An illusion of Sathan, whereby he usually perswades the merry Greekes of the world; That if they should once devote themselves to the Service of Jesus Christ, that then they must bid an everlasting farewell to all mirth and delight; that then all their merry dayes are gone; that in the kingdome of Christ, there is nothing, but sighing and groning, and fasting and prayer. But see here the contrary: even in the kingdome of Christ, and in his House, there is marrying and giving in marriage, drinking of wine, feasting, and rejoicing even in the very face of Christ.2

Erasmus had spoken of marriage as being perfected in abstinence from sexual intercourse. The prominent Elizabethan Puritan Henry Smith declared that 1 Corinthians 7:3 is "[A] commandment to yield this duty [sexual intercourse], that which is commanded is lawful; and not to doe it, is a breach of the commandment." William Whately said that neither husband nor wife can "without grievous sinne deny it" when the other wishes intercourse. Gouge spoke of marital sex as "one of the most proper and essential acts of marriage." In Massachusetts, in the Middlesex County Court in 1666, Edmund Pinson complained that Richard Dexter had slandered him by stating that Pinson had broken his wife's heart with grief because "that he wold be absent from her 3 weeks together when he was at home, and wold never come nere her, and such like."3

Only a few generations previously, it was a mark of saintliness to be abstinent in marriage; now it was slander to be charged with it! The change was great and dramatic. The change, however, was not limited to marriage. In every area of life, man was to delight himself in God's salvation, the joys of covenant life, physical and spiritual, and to move forward confidently to exercise dominion and to subdue the earth. The material world was now important because God created it, and because God required man to subdue it, exercise dominion over it, and to rejoice therein before the Lord.

The Mission of American Puritans
American Puritanism thus self-consciously set out to establish God's New Zion on earth, and to make America the base from whence the world was to be conquered. The great missionary movement of the nineteenth century and the early twentieth century was one result. In 1654, Captain Edward Johnson published in London his A History of New England, or Wonder-Working Providence of Sion's Saviour in order to enlist Christians to colonize the new world, declaring:

Christ Jesus intending to manifest his Kingly Office toward his Churches far more fully than every yet the Sons of men saw stirres up his servants as the Heralds of a King to make this Proclamation for Voluntiers as followeth.
Oh yes! Oh yes! All you the people of Christ that are here Oppressed, imprisoned and scurrilously derided, gather yourselves together, your wives and little ones, in answer to your several Names as you shall be shipped for his service, in the Westerne World, and more especially for planting the united Collonies of new England; Where you are to attend the service of the King of Kings, upon the divulging of this Proclamation by his Heralds at Armes.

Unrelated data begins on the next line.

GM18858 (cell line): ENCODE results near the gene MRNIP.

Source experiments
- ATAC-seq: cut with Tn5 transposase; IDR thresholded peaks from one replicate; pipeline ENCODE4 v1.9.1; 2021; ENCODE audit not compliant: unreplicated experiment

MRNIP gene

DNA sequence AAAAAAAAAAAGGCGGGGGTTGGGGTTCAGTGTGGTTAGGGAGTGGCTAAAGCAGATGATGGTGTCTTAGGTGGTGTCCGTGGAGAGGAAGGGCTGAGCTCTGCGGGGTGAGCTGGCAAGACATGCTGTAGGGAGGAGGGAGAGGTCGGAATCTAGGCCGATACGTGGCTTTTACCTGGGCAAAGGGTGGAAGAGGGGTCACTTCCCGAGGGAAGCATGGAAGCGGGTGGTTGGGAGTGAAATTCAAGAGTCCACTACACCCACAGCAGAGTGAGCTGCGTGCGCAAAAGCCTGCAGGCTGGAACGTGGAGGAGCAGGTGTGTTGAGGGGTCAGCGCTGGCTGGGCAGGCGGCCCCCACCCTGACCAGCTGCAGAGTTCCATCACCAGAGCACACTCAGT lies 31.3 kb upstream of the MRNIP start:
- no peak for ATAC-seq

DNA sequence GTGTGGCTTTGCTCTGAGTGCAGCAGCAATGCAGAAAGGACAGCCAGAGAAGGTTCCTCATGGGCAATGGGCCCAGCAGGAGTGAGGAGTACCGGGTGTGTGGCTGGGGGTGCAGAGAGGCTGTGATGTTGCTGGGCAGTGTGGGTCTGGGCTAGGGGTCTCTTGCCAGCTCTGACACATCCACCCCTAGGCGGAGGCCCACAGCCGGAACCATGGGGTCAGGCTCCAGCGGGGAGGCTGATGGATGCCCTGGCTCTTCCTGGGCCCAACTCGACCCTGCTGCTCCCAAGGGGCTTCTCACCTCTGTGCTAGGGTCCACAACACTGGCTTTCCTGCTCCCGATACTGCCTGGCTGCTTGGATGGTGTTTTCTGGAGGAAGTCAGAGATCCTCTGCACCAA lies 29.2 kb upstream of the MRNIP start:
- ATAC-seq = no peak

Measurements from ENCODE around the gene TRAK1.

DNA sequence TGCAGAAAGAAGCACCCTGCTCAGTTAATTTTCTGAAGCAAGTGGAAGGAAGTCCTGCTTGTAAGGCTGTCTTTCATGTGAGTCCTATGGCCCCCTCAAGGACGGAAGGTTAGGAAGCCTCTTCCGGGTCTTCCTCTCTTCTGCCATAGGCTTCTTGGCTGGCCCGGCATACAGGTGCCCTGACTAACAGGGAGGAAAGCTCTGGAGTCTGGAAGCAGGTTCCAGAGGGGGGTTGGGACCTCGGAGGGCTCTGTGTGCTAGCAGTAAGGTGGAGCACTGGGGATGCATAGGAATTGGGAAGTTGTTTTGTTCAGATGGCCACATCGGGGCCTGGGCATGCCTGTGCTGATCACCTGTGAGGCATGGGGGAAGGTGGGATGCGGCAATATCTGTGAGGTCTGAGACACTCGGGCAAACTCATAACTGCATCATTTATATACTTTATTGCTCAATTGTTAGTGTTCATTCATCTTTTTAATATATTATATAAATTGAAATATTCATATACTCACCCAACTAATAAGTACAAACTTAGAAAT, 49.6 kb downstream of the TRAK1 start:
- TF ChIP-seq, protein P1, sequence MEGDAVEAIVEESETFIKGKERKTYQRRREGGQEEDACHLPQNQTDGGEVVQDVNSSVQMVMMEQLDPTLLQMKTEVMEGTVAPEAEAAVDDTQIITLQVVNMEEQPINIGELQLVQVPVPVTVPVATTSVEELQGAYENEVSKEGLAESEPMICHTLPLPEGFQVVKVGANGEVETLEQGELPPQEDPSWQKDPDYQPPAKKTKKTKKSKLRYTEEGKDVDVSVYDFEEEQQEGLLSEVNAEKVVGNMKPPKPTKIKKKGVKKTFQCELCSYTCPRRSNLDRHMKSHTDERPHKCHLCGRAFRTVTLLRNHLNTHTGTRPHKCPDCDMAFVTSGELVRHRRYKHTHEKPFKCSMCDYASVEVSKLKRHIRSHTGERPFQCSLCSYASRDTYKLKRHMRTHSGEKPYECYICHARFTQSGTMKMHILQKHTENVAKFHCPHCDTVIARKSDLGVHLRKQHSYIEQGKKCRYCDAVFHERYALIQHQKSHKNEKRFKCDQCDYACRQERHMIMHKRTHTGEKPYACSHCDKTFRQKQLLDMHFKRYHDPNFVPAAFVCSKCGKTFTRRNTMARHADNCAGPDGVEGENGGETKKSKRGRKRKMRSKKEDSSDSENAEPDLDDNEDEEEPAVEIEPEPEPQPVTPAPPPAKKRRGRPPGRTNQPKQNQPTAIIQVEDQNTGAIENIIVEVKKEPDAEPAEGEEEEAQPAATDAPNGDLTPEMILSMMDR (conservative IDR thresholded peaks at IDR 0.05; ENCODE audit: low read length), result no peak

Could Casar so suddenly fetch over fresh forces from Europe to Asia, Pumpy to foyle? How much more shall Christ who created all power, call over this 900 league Ocean at his pleasure, such instruments as he thinks meete to make use of this place. Know this is the place where the Lord will create a new Heaven, and a new Earth, in new Churches, and a new Commonwealth together.4

The Puritans had a blueprint for the "new Heaven, and a New Earth, in new Churches, and a new Commonwealth" which the Lord planned to build in America. This blueprint was the Bible. Tuveson has observed:

The English, it has been truly said, are the people of a book the Bible. Not the least important result of their pre-occupation with the Word was that they, as well as their fellow Protestants in other countries, came into close contact with a philosophy of history far more sophisticated, far more universal and yet more flexible than any the great classical tradition provided.5
Even more, Americans became the people of the book, and the tremendous expansive energy of both English and Americans. The eschatological vitality of both came from the postmillennial faith which for a time dominated thinking in both countries.

The New Model
It was not surprising, therefore, in view of the Puritan dedication to Scripture, that they looked to the Bible not only for a new model for the church but also for the state. From the very beginning, the colonies, especially in New England, looked to the Bible for their laws. Because of the royal over-lordship where colonial charters were concerned, a certain amount of English royal law was also retained to avoid conflicts with the crown. But the Puritans essentially wanted a new model, one based on Scripture, for every area of life; we have Cromwell's New Model Army; we have new model churches; in one case after another, things were refashioned in terms of Scripture.